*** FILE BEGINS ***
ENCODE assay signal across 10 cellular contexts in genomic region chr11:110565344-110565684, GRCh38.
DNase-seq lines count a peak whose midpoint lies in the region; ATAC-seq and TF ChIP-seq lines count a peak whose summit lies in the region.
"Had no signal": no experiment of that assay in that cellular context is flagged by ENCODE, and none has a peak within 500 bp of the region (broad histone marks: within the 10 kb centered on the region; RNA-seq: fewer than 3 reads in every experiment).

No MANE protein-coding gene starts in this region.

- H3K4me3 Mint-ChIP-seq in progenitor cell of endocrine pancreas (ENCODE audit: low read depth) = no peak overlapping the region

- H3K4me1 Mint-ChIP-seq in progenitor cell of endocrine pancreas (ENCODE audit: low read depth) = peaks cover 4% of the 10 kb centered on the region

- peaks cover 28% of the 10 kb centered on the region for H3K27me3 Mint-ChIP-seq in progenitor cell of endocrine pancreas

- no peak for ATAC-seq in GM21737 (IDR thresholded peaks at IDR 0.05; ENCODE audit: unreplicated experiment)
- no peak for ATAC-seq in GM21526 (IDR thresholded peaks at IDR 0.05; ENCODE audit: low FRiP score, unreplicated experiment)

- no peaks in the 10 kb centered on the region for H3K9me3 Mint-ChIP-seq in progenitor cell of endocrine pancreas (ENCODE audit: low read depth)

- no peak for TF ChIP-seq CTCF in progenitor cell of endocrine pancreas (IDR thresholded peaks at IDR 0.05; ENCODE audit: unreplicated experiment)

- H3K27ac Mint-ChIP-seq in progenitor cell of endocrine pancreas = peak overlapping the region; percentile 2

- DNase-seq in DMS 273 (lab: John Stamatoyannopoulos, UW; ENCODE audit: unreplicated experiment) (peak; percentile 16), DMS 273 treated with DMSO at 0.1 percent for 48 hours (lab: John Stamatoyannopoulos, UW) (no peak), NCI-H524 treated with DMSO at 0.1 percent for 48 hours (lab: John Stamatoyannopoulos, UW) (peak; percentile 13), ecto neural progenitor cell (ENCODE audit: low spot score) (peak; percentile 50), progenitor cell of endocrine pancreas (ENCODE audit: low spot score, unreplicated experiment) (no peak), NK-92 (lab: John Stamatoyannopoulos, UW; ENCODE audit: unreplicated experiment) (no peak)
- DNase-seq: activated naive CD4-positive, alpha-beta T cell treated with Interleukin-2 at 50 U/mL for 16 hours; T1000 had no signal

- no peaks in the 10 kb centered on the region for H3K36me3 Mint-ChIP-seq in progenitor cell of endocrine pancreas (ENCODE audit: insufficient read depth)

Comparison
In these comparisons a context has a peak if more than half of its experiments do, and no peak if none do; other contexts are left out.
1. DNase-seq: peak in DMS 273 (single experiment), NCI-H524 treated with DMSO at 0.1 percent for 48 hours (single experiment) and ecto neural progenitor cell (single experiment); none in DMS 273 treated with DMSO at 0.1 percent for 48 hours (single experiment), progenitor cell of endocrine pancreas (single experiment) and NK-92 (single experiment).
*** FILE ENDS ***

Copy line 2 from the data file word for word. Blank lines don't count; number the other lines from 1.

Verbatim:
DNase-seq lines count a peak whose midpoint lies in the region; ATAC-seq and TF ChIP-seq lines count a peak whose summit lies in the region.